How to improve Congress

(Denver Post, July 20) Welcome to the shrink’s office, Mr. and Ms. Voter. It says here you got fed up with the Republican Congress after years of overspending and scandals and laxity in foreign affairs, so at the last election you fired them. But surprise; the other guys have done no better. Gas prices are outrageous, the economy is anemic, troop levels in Iraq are up not down, and the defeat that Reid and Pelosi predicted over there is turning into victory. The Democratic Congress you hired so hopefully in 2006 has a 9% approval rating as the 2008 election approaches. How’s that working for you? In this funhouse of unintended consequences, Coloradans will try again to make the right choice for our seven members in the US House. Before you conclude a coin flip might do as well as an informed vote, consider there’s a good chance we’ll like the next Congress better than the last few, if we really shuffle the lineup.

I’ll illustrate with my own congressional district, the safely Republican 6th CD in Denver’s south suburbs, represented since 1998 by Tom Tancredo but now wide open as he retires. I’ll corroborate with the safely Democratic, Boulder-based 2nd CD which Mark Udall is vacating to seek a US Senate seat.

But the logic applies everywhere. The only way to improve Congress is to shake up its stale roster with fresh talent, young blood, a new kind of players unburdened with old habits. If you keep doing what you did, you’ll keep getting what you got. (Rockies and Nuggets management, call your office.)

The GOP primary race to succeed Tancredo in the 6th is a four-way scramble among Secretary of State Mike Coffman, State Sens. Ted Harvey and Steve Ward, and businessman Wil Armstrong. All have solid resumes, and their conservative credentials differ little. But if I was looking for an impact player, someone who could become on the Hill what John Lynch is for the Broncos, I’d give Armstrong the edge.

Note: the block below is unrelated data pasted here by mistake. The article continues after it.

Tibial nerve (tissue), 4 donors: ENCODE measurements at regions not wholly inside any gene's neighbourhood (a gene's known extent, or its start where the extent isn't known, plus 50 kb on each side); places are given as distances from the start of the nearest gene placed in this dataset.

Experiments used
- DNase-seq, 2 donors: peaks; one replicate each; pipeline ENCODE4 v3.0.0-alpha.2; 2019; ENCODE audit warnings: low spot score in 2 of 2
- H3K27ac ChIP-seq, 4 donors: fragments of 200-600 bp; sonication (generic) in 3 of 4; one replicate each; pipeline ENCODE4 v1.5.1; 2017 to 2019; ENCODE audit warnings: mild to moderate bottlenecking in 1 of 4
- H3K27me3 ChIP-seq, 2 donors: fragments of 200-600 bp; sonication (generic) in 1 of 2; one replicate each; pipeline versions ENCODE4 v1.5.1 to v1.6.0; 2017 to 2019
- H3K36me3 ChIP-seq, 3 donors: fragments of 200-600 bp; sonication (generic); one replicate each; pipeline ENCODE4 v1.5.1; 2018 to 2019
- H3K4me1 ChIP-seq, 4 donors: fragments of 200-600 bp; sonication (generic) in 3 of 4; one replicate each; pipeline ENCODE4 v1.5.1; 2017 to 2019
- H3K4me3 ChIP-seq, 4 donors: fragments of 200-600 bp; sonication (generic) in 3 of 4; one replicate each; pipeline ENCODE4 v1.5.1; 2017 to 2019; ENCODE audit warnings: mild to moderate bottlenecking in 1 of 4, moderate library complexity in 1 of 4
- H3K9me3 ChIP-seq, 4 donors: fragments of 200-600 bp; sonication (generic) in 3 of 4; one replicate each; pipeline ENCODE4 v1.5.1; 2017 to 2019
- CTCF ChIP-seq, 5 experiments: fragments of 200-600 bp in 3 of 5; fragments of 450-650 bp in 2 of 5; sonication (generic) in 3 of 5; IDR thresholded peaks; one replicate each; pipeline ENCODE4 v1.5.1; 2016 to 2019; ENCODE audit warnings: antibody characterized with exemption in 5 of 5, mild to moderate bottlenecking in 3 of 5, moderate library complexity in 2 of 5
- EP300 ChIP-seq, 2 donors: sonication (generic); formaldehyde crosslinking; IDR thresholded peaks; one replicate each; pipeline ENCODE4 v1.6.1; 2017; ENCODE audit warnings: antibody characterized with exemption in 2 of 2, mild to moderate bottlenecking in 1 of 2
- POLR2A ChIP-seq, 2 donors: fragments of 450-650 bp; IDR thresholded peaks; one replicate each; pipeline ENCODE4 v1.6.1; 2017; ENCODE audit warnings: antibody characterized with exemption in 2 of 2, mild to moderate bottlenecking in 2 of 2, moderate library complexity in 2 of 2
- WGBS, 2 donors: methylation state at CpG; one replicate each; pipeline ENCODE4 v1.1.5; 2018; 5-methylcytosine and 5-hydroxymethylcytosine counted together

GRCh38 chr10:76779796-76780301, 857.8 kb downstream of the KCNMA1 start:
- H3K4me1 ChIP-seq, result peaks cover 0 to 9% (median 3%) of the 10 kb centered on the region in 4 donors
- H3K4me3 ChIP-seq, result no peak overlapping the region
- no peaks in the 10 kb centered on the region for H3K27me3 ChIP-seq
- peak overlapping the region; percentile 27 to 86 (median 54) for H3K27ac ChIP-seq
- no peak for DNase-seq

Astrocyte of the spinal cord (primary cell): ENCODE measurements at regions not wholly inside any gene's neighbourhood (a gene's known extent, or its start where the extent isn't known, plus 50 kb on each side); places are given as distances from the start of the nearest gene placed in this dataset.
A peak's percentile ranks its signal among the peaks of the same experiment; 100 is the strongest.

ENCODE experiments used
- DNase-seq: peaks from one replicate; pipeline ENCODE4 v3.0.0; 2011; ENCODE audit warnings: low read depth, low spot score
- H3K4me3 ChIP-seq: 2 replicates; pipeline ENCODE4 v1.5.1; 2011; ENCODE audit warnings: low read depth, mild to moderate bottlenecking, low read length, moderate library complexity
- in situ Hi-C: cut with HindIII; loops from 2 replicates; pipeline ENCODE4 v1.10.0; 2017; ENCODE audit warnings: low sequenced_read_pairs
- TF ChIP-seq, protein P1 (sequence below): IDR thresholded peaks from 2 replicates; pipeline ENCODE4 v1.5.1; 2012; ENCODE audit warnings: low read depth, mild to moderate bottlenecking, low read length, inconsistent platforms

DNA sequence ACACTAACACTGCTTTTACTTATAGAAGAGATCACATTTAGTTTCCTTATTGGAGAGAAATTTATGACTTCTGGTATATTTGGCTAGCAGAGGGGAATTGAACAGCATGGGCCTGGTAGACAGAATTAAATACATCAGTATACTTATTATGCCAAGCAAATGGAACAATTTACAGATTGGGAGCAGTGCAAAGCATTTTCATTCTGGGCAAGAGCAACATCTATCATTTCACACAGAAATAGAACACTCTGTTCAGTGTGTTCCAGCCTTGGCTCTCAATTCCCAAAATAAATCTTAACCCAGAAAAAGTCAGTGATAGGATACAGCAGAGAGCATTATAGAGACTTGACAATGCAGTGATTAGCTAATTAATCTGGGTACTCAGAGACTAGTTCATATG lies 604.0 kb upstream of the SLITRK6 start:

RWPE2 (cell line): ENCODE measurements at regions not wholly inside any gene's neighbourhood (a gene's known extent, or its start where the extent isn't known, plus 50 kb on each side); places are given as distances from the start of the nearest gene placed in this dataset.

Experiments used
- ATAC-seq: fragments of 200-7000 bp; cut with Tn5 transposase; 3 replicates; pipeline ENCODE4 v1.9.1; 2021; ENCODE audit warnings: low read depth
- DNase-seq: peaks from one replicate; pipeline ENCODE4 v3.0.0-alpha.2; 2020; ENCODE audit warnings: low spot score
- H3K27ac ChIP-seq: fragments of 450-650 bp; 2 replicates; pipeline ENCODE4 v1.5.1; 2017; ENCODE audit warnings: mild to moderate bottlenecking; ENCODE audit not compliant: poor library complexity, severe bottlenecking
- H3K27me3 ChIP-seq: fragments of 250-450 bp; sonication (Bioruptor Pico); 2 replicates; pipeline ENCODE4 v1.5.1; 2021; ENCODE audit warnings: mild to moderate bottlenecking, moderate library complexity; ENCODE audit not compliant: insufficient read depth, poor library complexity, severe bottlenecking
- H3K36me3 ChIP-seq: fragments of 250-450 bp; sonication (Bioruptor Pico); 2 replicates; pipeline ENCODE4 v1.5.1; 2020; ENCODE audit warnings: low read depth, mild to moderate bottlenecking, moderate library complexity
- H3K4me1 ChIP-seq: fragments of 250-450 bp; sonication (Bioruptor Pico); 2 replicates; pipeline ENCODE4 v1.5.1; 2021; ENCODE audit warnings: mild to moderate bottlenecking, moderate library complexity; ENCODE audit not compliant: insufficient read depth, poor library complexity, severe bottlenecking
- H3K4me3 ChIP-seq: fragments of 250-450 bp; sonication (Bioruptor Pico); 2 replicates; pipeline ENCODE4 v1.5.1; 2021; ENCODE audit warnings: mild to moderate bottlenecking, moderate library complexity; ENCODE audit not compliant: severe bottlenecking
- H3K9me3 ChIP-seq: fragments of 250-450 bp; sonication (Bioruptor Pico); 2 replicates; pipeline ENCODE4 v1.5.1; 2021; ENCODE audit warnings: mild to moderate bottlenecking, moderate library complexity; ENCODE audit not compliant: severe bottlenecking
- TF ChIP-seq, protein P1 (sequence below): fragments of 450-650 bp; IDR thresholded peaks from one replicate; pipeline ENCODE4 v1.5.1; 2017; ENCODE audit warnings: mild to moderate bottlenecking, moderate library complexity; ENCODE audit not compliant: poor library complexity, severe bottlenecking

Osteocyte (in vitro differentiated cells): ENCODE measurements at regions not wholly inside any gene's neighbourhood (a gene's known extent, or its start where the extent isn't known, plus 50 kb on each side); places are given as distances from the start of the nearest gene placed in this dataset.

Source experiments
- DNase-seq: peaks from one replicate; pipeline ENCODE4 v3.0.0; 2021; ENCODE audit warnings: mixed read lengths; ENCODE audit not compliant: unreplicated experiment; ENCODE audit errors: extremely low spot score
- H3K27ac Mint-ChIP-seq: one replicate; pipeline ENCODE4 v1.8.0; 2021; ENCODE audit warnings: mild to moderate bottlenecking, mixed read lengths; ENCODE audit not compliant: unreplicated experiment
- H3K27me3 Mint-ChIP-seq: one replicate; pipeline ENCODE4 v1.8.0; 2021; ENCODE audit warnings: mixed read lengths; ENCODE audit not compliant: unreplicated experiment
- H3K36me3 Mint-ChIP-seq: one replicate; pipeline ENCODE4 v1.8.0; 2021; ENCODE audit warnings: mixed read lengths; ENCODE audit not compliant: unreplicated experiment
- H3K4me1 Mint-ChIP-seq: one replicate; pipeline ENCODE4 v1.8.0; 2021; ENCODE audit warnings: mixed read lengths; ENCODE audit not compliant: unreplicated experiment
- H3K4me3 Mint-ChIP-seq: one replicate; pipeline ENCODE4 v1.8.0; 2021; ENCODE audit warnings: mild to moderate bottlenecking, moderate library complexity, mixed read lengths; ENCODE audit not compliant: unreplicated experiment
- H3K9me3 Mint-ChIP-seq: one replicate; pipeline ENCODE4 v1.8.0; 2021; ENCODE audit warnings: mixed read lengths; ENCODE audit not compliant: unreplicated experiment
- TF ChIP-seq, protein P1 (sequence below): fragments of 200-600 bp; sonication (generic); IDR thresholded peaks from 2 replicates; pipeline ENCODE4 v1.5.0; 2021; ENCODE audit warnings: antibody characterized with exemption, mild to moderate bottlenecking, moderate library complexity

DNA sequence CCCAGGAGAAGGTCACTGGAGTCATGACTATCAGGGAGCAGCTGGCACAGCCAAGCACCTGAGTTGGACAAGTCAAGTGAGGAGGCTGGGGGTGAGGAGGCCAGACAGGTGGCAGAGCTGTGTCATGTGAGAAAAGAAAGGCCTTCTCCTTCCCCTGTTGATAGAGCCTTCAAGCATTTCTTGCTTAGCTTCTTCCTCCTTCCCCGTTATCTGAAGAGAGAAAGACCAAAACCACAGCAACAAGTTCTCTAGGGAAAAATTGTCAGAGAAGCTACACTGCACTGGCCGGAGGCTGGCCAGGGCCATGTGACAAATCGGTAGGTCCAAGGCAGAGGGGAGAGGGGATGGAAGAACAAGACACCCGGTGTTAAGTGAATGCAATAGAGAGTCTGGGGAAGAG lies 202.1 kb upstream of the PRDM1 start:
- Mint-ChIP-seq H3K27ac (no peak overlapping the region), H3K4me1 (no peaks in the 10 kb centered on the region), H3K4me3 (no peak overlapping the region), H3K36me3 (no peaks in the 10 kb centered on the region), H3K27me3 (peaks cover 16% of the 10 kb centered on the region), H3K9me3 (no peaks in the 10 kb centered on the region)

The mediocrity that is Congress-as-usual, no matter which party is in charge, doesn’t result mostly from scoundrels with ill intent. It results from decent men and women with a shallow outlook and mistaken goals. Too many in the House, R and D alike, are career politicians for whom advancement has become an end in itself. Voters need to change that personnel profile, or we’ll never change how the place works.

With ballots for the Aug. 12 primary already in the mail, Wil Armstrong’s three rivals all make the same me-too pitch: “I’ve legislated,” they say. “I’ve governed.” They have, and ably so. But his rejoinder, which trumps them in my book, is that “I’ve created jobs, met payrolls, and innovated in the marketplace.” Local Republicans said in a recent poll they’d rather send an entrepreneur to Congress than a career politico by 85% to 6%.

The clincher for me is hanging onto the Secretary of State’s office, which Iraq veteran Mike Coffman won narrowly over arch-liberal Ken Gordon just 20 months ago. Conservatives cringe at the thought of Gordon or former Denver Clerk Rosemary Rodriguez being named the state’s chief election officer. We hope Coffman stays put.

As for the successor to Udall in CD-2, I root for Internet tycoon Jared Polis to win that Dem primary over former Senate President Joan Fitz-Gerald and environmentalist Will Shafroth. Same reasoning: the most accomplished individual with the least political baggage is likeliest to help bring change in a Congress that’s literally dying for it.

But whoever you like and wherever you live, don’t sit out this summer’s primary. Please get involved, donate, volunteer, study the candidates and the issues, make your vote count. It matters so much to Colorado, and to America.